If someone had told me when I started learning to play guitar that someday, I'd be able to hang with any bluegrass jam, regardless of how fast the tune is, and play the rhythm chords along, I would have replied, "yeah, right, no way!" I never focused on that aspect and instead focused on learning songs and making music. Naturally, the songs I gravitated to in the beginning were slower songs, but gradually I found myself playing faster and faster songs, and now I really enjoy "rippin'" a tune. But that happens gradually, over a long time, and is more a by-product of just playing music as much as you possibly can, rather than making it a defined goal with some arbitrary metrics like chord switches per minute.

Hope that makes a little bit of sense.
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Last edited by DesertTwang; 09-05-2018 at 02:58 PM.
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Old 09-05-2018, 06:46 PM
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I really don't feel this is the best way to learn chords. It's a good way to learn how to move your hand from one tense shape to another, but that's about it.

Beginners should ideally get to work on finger independence straight away. Learn to have control of each finger while keeping all the others relaxed. Of course, learn some chords and have some fun, but I really wouldn't bother with reaching a speed goal. Speed comes automatically when your technique is good.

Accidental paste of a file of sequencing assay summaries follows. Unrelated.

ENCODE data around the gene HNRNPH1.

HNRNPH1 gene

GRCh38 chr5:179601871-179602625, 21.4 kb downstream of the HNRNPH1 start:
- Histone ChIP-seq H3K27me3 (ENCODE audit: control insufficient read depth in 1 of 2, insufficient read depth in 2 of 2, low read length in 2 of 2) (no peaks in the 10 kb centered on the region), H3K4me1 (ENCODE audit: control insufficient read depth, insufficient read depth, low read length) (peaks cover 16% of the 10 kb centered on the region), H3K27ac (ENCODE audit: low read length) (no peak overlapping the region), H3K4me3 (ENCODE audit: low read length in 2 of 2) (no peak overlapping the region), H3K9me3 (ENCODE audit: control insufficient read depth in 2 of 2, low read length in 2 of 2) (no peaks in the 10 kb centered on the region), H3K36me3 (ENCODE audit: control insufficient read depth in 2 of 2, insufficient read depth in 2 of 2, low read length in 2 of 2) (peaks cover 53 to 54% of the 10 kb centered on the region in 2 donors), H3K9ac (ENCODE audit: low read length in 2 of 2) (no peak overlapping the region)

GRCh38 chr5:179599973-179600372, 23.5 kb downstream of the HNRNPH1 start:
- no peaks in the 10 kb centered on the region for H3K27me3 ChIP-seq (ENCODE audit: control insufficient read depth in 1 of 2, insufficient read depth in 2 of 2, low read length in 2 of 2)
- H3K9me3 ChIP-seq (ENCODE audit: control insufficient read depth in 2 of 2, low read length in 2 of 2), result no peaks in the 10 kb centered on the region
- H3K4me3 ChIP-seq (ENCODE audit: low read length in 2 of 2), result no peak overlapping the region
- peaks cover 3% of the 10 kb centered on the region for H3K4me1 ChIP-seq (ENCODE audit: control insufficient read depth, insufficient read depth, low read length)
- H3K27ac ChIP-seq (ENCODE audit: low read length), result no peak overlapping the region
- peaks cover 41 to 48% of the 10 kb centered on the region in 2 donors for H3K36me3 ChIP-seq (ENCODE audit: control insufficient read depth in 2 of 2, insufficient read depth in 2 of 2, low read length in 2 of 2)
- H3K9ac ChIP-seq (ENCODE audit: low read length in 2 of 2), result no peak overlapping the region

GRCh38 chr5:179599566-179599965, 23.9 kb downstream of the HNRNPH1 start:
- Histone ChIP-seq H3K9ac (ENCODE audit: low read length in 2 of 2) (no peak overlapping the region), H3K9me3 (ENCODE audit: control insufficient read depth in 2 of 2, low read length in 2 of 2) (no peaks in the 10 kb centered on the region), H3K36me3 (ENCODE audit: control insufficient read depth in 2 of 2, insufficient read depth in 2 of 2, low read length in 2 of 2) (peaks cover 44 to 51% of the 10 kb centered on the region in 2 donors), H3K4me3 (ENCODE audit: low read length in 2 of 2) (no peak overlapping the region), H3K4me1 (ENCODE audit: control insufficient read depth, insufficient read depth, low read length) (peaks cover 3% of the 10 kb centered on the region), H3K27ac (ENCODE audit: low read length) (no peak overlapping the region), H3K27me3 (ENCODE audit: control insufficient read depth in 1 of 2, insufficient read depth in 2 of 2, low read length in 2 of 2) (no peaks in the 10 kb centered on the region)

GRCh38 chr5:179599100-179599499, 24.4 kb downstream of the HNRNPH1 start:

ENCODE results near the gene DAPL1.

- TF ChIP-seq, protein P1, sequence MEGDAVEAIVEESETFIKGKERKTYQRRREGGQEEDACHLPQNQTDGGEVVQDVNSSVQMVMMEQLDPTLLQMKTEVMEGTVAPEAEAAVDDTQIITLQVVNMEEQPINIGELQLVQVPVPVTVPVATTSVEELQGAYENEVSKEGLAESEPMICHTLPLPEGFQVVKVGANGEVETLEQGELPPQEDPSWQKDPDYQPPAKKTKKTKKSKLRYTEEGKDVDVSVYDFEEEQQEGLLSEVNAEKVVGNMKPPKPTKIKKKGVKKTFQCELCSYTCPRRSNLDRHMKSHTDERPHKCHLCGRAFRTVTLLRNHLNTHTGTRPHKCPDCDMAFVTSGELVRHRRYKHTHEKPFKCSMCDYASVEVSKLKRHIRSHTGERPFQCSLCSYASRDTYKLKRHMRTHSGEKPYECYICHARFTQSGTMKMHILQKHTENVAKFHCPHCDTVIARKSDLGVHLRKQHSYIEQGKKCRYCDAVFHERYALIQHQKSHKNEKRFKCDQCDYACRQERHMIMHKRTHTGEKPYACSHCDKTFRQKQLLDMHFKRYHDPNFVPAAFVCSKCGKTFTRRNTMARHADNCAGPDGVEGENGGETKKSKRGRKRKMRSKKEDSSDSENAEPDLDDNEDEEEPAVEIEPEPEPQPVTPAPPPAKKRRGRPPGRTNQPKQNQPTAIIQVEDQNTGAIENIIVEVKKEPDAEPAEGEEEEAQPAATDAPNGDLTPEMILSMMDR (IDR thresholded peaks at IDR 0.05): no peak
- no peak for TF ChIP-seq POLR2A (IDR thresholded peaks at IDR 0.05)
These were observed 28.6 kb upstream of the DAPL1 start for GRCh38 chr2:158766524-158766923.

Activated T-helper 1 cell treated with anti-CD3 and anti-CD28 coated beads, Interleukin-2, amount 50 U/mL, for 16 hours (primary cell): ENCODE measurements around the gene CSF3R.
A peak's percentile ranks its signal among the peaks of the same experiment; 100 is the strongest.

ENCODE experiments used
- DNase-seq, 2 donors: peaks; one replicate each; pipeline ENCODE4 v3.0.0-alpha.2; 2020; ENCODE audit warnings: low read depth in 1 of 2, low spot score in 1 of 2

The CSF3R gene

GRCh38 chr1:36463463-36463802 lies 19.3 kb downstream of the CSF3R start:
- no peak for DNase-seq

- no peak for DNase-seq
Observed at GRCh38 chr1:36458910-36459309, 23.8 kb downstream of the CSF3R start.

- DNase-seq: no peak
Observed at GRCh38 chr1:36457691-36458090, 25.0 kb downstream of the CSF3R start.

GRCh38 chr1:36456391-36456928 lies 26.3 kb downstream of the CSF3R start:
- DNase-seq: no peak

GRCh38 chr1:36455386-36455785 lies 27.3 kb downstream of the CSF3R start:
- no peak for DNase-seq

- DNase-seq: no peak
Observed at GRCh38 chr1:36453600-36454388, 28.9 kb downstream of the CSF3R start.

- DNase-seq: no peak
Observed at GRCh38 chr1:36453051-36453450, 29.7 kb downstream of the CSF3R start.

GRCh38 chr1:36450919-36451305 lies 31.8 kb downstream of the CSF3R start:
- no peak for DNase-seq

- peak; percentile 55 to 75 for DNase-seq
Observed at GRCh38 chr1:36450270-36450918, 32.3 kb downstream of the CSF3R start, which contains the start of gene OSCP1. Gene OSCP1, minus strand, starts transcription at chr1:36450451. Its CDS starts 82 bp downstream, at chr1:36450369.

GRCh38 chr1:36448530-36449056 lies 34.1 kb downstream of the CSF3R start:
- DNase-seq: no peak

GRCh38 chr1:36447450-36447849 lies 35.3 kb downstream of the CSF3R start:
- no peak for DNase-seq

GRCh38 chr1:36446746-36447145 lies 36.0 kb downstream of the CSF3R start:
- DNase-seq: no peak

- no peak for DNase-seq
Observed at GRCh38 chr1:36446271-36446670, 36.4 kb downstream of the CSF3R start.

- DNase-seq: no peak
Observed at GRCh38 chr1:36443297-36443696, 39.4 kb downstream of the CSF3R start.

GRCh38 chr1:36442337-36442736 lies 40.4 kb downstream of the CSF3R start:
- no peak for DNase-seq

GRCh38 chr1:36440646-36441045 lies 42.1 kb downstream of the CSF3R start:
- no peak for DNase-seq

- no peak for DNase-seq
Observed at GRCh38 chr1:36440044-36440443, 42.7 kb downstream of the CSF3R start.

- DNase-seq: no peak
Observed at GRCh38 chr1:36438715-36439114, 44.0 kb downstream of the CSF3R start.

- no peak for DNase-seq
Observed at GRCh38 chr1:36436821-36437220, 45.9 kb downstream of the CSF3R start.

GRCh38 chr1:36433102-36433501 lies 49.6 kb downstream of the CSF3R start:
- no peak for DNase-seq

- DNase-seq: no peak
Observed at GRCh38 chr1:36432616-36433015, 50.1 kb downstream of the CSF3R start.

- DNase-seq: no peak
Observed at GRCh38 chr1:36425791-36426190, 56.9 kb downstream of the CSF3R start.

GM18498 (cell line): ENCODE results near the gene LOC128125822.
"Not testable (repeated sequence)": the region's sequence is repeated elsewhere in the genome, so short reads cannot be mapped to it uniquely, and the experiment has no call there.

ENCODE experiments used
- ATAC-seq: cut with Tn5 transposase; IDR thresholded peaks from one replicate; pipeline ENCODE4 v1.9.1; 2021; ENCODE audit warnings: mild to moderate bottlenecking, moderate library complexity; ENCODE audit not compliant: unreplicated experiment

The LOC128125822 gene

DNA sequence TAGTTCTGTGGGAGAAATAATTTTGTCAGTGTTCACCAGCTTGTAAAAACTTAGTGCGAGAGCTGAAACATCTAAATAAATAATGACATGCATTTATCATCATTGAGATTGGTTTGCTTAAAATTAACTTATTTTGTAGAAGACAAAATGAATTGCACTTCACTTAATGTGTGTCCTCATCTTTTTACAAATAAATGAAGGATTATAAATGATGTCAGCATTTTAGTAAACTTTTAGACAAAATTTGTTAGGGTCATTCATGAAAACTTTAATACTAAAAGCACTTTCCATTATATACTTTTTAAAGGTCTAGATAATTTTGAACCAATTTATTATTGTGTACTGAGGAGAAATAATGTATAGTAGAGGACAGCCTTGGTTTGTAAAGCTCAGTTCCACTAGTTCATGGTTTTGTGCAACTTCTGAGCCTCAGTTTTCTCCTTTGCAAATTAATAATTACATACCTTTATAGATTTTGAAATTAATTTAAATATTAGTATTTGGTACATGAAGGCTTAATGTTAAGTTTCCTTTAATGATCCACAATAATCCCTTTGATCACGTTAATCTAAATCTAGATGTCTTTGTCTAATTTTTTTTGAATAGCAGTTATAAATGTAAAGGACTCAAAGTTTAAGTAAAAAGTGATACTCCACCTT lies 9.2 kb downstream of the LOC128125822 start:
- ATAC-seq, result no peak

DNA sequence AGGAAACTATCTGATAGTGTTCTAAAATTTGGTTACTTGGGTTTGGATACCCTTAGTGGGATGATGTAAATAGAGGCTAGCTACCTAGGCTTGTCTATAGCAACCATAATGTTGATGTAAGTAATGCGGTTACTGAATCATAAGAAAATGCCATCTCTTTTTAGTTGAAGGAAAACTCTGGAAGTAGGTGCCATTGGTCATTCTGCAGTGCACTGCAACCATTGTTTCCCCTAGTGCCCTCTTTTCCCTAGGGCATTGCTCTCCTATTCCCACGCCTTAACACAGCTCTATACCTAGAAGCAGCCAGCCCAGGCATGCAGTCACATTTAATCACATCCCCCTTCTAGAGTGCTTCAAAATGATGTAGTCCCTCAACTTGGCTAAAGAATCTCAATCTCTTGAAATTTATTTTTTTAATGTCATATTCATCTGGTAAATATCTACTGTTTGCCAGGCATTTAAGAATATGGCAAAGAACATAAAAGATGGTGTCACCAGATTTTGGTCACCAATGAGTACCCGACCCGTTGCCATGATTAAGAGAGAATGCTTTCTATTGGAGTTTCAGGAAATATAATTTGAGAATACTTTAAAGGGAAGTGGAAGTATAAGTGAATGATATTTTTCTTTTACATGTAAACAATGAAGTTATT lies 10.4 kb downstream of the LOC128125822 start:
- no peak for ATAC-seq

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Old 09-05-2018, 10:40 PM
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120 beats per minute, 4 beats per measure (4 chord changes per measure) is a good pace to aspire to, but like everyone has pointed out, start slow and go for accuracy then the speed comes by itself. When it comes to music, quality wins over quantity every time.
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Old 09-07-2018, 08:04 AM
beninma beninma is offline
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A couple other pitfalls that I ran into:

- When doing exercises like the JG quick changes and pushing yourself I ended up developing some bad habits about strumming harder and harder as I tried to go faster.

- I also developed some bad habits in terms of clamping my left hand down harder as I stressed out trying to go faster

I think it can be real important to practice some of this stuff slow, make sure you are not strumming too hard, and concentrate on relaxing that left hand as much as possible.

All of these online/book methods seem to miss the boat in terms of getting you to realize when you can leave a finger down because that note is shared between the two chords you're changing between. That is something to really concentrate on.. pick chords at first where there are common notes, pick fingerings of those chords where you can use the same finger for that note in both chords, and learn to move the other fingers while leaving that note fretted.